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Uptown Residents Demand Extra Police Presence After Weekend Sex Attacks

By Carla Zanoni | June 13, 2011 4:00pm | Updated on June 14, 2011 6:43am

By Carla Zanoni

DNAinfo Reporter/Producer

UPPER MANHATTAN — Police have flooded Washington Heights and Inwood as three women were sexually assaulted within hours this weekend. 

The NYPD's 34th Precinct was bolsterred by 30 temporary officers to respond to the crime-filled weekend, according to City Councilman Robert Jackson. But, for many, the temporary force is not enough.

"We’ve asked for help in the past and gotten short term responses," said Washington Heights resident Calvin Torres, 36. "More cops on the streets for a week or a month aren't going to change anything in the long run. We need a constant presence and it's just not here."

Some women said they were taking their own precautions following the attacks.

"I am now looking for a running partner for both early morning runs before work and evening runs," said Washington Heights resident JoAna Swan. "Better safe than sorry."

Other women said they would carry pepper spray or some other form of protection. Still others said they had no plans to change their behavior in the neighborhood's parks.

"I've always used the parks a lot and will continue to do so," wrote Washington Heights resident and Community Board 12 member Elizabeth Lorris Ritter on Facebook.

Others still bristled at the idea that women need to change their behavior to avoid assault. 

"We should focus not on how women can avoid being raped, but on how we don't teach men not to assault (violent/sexual/verbal) women," tweeted Washington Heights resident Jenna Cardinale.

The string of unrelated sexual attacks began Friday evening.

First a 28-year-old woman was allegedly sexually assaulted by a man who dragged her into a secluded area of Dyckman Fields in Inwood Hill Park, near the site of the high-profile unsolved murder and rape of Julliard student Sarah Fox in 2004 that still lingers in the minds of residents.

Hours later, two more women were sexually assaulted in Washington Heights.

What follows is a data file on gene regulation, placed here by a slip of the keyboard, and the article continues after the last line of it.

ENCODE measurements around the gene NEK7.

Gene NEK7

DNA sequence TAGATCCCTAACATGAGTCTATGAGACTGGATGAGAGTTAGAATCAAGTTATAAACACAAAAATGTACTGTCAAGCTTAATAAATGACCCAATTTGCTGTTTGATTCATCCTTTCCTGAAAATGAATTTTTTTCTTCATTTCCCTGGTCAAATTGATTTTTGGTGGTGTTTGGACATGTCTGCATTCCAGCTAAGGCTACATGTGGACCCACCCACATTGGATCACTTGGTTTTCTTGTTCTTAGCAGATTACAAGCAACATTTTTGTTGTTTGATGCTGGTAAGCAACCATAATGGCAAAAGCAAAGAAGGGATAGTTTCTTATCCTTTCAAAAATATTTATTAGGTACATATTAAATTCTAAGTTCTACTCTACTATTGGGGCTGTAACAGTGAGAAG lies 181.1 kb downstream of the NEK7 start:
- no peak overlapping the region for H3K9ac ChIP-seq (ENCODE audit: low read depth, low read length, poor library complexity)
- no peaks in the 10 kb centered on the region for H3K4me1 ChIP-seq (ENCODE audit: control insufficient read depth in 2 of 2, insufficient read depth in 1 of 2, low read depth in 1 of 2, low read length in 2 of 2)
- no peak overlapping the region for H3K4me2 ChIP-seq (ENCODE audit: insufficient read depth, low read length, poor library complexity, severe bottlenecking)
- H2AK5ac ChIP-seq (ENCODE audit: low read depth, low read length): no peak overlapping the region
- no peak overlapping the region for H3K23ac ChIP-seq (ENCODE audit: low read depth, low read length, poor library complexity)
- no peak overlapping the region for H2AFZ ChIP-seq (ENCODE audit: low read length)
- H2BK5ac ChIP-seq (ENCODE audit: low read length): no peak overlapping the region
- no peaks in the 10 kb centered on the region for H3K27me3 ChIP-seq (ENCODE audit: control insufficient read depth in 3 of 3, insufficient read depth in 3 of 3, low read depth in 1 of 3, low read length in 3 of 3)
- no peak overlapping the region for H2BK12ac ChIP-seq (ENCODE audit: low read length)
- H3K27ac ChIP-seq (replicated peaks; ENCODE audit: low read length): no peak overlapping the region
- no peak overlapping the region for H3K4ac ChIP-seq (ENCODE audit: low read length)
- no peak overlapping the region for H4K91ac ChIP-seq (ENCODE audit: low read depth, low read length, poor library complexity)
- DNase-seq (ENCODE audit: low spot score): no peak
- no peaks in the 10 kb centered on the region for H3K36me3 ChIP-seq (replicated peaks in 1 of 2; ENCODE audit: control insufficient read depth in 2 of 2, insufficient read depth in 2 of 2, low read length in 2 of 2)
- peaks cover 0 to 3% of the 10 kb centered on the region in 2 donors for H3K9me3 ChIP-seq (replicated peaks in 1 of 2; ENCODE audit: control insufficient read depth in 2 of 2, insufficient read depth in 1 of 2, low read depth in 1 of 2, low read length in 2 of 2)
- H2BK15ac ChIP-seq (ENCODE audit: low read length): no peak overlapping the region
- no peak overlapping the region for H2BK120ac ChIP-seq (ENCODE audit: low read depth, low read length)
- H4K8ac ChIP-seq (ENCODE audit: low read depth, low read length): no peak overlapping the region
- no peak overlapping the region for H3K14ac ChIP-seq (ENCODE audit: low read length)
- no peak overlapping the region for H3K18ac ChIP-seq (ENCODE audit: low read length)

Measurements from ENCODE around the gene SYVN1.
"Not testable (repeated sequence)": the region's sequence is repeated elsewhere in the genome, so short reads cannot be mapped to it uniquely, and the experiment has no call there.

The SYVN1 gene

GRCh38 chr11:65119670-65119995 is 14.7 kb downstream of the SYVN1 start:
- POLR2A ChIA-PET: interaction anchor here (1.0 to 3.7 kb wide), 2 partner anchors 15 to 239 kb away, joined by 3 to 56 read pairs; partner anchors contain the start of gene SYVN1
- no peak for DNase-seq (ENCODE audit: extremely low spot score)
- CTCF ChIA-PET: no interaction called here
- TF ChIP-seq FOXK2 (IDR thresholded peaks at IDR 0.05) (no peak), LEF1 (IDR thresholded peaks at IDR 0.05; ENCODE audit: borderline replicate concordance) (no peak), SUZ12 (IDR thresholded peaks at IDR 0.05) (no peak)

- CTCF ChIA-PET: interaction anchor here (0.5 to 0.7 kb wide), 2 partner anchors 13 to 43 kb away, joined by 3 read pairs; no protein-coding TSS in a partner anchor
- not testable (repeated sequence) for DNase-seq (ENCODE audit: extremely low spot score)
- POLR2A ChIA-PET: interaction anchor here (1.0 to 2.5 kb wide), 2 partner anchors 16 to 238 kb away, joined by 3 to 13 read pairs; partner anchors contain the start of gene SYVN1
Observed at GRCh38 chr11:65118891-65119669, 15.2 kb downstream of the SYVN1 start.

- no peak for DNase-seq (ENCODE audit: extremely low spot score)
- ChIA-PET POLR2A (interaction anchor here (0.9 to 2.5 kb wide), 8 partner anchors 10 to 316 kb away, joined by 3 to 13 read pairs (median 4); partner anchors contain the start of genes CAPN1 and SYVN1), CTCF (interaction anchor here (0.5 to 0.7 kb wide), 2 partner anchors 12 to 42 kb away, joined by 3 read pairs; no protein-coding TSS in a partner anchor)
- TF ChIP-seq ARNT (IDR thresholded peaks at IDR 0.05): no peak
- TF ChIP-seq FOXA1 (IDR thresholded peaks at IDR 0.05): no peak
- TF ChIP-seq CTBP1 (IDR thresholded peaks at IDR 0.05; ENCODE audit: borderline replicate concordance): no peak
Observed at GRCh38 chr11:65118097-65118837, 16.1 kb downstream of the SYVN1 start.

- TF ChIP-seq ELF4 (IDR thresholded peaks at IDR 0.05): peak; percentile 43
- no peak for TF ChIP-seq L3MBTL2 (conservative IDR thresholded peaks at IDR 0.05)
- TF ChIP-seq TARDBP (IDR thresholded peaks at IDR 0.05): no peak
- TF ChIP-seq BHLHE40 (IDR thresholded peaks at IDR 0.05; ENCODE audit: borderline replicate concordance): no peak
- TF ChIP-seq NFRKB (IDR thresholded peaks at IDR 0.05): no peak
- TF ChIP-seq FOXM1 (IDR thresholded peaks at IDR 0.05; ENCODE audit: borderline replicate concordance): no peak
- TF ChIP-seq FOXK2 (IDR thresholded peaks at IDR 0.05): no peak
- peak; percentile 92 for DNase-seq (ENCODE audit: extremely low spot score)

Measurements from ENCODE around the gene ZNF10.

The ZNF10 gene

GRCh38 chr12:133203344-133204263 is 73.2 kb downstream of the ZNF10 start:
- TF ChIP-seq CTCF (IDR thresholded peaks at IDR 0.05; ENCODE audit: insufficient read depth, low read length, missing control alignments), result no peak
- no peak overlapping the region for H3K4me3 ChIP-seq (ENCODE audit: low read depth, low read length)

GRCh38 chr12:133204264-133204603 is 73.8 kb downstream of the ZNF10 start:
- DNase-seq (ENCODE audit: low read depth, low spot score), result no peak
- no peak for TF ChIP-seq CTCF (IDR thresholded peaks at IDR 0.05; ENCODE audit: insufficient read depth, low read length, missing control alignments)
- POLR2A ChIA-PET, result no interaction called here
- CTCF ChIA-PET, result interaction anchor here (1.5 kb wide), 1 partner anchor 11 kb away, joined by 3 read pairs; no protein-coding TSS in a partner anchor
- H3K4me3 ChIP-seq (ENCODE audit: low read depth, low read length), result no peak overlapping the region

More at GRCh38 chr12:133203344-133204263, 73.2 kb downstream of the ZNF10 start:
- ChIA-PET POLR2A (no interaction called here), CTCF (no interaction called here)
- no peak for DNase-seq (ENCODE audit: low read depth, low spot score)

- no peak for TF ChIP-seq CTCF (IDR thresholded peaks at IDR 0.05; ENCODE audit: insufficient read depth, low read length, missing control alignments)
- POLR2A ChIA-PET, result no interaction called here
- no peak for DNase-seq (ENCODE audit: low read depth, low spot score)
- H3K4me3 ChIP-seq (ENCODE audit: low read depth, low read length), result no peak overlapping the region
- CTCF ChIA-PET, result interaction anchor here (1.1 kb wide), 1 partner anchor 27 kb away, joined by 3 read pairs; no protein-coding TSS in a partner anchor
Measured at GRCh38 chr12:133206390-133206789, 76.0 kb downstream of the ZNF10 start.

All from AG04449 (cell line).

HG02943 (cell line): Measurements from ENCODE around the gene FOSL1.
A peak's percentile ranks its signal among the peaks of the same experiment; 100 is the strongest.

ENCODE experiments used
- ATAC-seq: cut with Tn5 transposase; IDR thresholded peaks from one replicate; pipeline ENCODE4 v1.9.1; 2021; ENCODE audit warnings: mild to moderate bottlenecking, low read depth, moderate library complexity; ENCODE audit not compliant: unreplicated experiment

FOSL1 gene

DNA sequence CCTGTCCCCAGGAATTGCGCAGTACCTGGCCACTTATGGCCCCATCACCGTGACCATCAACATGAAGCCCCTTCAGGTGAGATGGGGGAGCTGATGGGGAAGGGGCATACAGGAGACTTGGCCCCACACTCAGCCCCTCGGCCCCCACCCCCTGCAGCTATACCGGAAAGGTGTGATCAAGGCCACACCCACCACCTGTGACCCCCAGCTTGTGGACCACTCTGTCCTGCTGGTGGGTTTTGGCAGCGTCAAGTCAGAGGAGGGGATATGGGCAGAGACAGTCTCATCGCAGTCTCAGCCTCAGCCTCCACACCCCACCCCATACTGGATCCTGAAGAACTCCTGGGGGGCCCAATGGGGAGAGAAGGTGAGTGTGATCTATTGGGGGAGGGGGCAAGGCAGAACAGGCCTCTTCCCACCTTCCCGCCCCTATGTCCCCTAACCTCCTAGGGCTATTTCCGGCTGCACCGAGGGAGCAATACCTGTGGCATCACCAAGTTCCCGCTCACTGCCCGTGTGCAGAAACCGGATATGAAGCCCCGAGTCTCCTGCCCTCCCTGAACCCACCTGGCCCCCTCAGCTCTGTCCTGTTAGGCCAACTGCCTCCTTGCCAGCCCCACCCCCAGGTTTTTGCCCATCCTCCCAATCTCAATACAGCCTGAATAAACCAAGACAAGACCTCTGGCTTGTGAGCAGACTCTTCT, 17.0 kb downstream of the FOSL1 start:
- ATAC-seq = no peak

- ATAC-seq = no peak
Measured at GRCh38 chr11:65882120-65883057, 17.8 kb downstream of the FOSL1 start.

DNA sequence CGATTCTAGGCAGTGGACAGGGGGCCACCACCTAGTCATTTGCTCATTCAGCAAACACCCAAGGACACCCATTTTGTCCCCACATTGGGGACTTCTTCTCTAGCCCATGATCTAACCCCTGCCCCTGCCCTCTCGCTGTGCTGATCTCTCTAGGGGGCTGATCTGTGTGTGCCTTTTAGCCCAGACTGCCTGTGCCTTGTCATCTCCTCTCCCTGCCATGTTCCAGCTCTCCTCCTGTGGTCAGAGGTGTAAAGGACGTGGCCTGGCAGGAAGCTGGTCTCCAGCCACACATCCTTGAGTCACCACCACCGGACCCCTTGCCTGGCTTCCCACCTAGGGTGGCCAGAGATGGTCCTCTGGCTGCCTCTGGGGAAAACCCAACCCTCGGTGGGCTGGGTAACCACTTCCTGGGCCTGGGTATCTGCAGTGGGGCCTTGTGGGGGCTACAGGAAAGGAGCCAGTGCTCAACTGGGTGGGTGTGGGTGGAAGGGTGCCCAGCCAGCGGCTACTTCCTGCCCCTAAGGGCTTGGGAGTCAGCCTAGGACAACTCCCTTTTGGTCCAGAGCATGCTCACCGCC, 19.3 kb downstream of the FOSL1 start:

A man allegedly attempted to rip off a 32-year-old woman's clothing as she walked along 184th Street near Bennett Avenue, but he fled to the A train when she fought back.

A 37-year-old woman was allegedly attacked in her apartment building when a man grabbed her at knife-point outside her fifth-floor home, dragging her to the eighth-floor where he sexually assaulted her and robbed her of jewelry, cash, a cell phone and her keys.

"Stay aware, and stay together. 3 attacks in one weekend. 1 is too many," wrote Washington Heights resident Melissa Riker on Twitter, where residents voiced fear and concern throughout the weekend.

Councilman Jackson worked to inform residents of the attacks, passing out flyers on Sunday night with a police sketch and photograph of two of the alleged attackers along Bennett Avenue and Dyckman Street. 

Police have issued a sketch of the Inwood Hill Park attacker, as well as video of the man who attacked the 37-year-old women in her building. As of yet, little information has been made public about the Bennett Avenue attack.

Jackson also sent a letter to NYPD Commissioner Raymond Kelly asking for additional help on weekends.

Jackson was joined in the call for a permanent additional force by a host of local elected officials at a press conference held at the entrance to Inwood Hill Park Monday morning.

"The recent string of sexual assaults against women has shaken our community to its core and reminded us that we can't let up in our fight against crime, particularly when it comes to protecting women and families," said State Sen. Adriano Espaillat.

He was joined by Jackson, Assemblymen Herman Denny Farrell and Guillermo Linares, City Councilman Ydanis Rodriguez and other community leaders.

They asked for increased police patrols throughout Washington Heights and Inwood;  undercover officers at Inwood Hill Park and other local parks; the reconstitution of the Inwood Safety Patrol, a volunteer pedestrian safety group; and violence awareness programs and self-defense training for women.

"This is a sad day because we have had to wait for something like this to get attention to this problem in our community," Rodriguez said. "We call for more law enforcement in this area, which is filled with hard working and middle class people."